I’ve mentioned this before, but I’ll say it again. I belong to a community of photographers and other deviants called Utata (well, I’m the managing editor). I’ve also said this before: we walk on Thursdays. We’ve been doing this as a group for 346 consecutive weeks. That’s more than six and a half years.
For the most part, our people take their Thursday Walks independently. We walk in Scandinavia and England, We walk in Austria and Canada and Switzerland. We walk in the American Midwest and in New England. We do it quietly, without a lot of fuss, and every week we post a few of the photographs we shoot during out walks.
Yesterday was Thursday, and I began my walk at the public library. I love a library. All libraries. I love the very fact that they exist. A public library is such a radical concept. Information freely available to anybody who wants it — a whole world of literature and science and philosophy and knowledge, and all you have to do is go there and open a book and be willing to learn something.
After I left the library, I began to wander. I rarely have a plan for Thursday walks. I see something that might be interesting and I head in that direction. If it turns out not to be interesting, I keep going. Yesterday I heard two office workers saying that next week the roof of a nearby parking garage would close for the winter. So I went to the roof of the parking garage.
It was a chilly, mildly windy day — cloudy in a way that was occasionally dramatic and occasionally oppressive. The wind seemed to channel itself down the widest streets, leaving the alleys and service roads more calm and almost warm. A good thing for me, since I seem to be drawn to alleys.
I don’t know why that is. Maybe it’s because nobody tries to make alleys pretty. Anything attractive in an alley is accidentally attractive — organically attractive. Alleys are messy and disorganized; alleys are where the people who work in the city’s shops and restaurants and offices go to have a smoke and relax. It’s where stuff gets delivered and hauled away. There’s just something honest about an alley.
As I was shooting the photograph above, I heard footsteps coming down the alley. I turned to look and there was this guy, head down, smoking a cigarette, walking my way. He was wearing a bright red hoodie and his skin was so black it was almost purple. And I wanted his photograph. I wanted him to stand in his bright red hoodie against the wall, and I wanted it desperately bad because it would have made the most amazing photograph.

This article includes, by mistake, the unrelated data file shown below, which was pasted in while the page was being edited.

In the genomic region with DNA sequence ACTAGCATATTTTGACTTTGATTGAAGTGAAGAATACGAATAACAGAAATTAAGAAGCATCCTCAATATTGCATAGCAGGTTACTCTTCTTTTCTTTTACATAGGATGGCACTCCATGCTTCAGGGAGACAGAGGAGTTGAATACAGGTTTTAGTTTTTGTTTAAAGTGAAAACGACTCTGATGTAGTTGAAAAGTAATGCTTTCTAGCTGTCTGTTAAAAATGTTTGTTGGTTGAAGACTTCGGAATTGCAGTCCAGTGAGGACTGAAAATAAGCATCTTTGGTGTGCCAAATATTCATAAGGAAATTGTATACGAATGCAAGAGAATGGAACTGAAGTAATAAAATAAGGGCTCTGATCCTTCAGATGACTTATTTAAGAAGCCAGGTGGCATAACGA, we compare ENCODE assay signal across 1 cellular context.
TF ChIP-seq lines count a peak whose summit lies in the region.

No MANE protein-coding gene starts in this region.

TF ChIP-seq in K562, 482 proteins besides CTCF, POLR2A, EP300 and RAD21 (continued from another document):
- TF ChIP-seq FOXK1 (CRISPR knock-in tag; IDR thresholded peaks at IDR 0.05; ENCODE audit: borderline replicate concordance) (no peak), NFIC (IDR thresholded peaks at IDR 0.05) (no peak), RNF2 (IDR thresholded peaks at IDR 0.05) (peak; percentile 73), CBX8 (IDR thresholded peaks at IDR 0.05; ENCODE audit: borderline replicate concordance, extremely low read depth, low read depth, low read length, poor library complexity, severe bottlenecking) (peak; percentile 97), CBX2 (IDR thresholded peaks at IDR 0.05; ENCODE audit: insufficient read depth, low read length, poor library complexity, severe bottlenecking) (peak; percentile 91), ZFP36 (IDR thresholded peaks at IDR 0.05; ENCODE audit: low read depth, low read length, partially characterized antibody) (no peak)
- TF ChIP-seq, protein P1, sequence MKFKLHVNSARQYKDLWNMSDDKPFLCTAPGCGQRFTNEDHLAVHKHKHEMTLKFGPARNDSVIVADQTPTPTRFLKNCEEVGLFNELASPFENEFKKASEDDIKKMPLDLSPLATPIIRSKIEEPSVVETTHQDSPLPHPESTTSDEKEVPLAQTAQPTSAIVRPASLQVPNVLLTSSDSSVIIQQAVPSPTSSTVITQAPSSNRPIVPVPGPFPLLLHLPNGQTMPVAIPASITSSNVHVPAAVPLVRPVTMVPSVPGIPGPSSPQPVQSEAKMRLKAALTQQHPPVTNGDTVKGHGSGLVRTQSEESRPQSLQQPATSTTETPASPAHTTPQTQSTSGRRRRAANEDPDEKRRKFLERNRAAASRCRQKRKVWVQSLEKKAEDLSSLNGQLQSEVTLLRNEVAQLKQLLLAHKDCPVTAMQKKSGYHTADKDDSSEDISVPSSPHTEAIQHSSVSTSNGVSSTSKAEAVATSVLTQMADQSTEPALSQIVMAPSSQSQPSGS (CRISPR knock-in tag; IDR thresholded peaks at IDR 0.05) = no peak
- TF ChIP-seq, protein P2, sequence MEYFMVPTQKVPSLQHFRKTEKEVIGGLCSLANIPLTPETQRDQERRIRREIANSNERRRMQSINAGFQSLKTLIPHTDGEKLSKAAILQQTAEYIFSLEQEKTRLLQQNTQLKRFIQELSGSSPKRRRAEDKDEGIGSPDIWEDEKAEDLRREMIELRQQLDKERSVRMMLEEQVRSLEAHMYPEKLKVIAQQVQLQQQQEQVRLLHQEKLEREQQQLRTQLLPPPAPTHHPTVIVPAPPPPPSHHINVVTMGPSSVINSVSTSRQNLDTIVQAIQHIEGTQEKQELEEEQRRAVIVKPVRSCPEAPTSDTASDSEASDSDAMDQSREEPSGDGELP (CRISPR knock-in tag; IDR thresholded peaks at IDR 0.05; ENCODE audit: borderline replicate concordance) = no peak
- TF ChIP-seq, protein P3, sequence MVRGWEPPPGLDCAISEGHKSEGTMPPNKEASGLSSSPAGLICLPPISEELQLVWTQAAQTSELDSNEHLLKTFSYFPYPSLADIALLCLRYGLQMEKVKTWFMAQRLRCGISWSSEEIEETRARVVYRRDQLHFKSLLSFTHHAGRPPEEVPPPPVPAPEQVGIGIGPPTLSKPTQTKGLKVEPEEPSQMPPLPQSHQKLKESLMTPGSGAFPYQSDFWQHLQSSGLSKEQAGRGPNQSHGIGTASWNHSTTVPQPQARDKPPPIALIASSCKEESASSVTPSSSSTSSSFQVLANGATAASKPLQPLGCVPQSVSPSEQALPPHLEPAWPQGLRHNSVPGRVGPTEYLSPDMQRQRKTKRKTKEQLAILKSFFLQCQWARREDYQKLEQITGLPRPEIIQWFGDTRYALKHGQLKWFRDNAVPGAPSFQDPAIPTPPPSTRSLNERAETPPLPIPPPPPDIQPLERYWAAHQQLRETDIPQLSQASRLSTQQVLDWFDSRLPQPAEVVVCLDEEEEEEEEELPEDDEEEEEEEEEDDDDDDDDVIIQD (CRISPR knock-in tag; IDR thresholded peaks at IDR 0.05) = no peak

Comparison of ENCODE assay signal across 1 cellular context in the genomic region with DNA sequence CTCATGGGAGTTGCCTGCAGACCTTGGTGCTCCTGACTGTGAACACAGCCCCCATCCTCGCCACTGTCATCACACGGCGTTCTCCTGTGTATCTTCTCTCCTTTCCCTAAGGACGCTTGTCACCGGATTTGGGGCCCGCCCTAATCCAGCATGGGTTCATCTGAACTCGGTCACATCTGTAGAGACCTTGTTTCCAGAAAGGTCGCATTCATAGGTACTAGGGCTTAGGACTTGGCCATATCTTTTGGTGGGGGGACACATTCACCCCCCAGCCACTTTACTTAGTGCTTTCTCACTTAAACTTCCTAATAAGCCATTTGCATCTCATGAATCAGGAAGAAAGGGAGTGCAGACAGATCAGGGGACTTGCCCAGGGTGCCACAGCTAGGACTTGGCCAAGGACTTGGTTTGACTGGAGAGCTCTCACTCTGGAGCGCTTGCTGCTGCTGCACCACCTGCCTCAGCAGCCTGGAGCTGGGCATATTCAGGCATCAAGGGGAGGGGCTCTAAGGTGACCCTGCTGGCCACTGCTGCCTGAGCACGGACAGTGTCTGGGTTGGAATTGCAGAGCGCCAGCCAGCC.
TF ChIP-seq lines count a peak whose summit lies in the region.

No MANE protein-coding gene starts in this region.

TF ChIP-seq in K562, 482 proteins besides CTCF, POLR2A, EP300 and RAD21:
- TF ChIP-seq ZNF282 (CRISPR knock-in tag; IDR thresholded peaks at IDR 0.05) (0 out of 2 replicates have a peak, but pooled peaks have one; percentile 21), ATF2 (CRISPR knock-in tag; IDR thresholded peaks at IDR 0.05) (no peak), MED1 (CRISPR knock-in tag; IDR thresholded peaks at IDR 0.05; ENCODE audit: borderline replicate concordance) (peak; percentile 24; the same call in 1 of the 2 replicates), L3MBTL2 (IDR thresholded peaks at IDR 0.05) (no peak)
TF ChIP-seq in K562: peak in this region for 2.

So I said “Hey. Do you mind if I take your photo. Up against the…” and he said “Fuck no” and kept walking. And he could not have said it any more perfectly. It wasn’t angry, it wasn’t dismissive or insulting, it was more of a practical I-don’t-have-time-for-this-bullshit reply. It was almost musical.
I kept walking. Down more alleys, along sidewalks, through the skywalk. No real plan or destination, just walking. I followed a florist’s Transit van down another alley. The van was a deep twilight blue and on its side was an image of yellow tulips, and I thought it might make an interesting photo if it parked in good spot in the alley. But it was just using the alley as a shortcut.
I did, though, find these dumpsters behind a restaurant. They’re not particularly interesting dumpsters, and I probably wouldn’t have stopped to photograph them. What stopped me wasn’t the visual, it was the olfactory. I stopped walking because there was an absolutely astonishing odor of grease. It was a staggering smell, overpowering and a tad nauseating, an odor unlike anything I’d encountered before. I noticed one of the dumpsters had a label that said “Grease Only – No Trash or Water.”
There’s a company called Darling that describes itself as “a provider of animal rendering, cooking oil and bakery waste recycling and recovery services.” This was one of their recovery bins. The bin has a warning label that says Darling and Keep Lid Closed. I mention this only because I saw the warning and couldn’t help thinking ‘Darlin’, I never dreamed of opening it.’
It was dusk, going on twilight. By this point I’d been walking for about two and a half hours. My knees ached, I was cold, it was beginning to rain, and there were crows. Hundreds of crows, circling and roosting nineteen stories up on the Equitable Building. So I stood there on the sidewalk, obstructing foot traffic, looking up, ignoring the sprinkling rain, sore and tired, taking photographs of barely visible corvids.
It was perfect.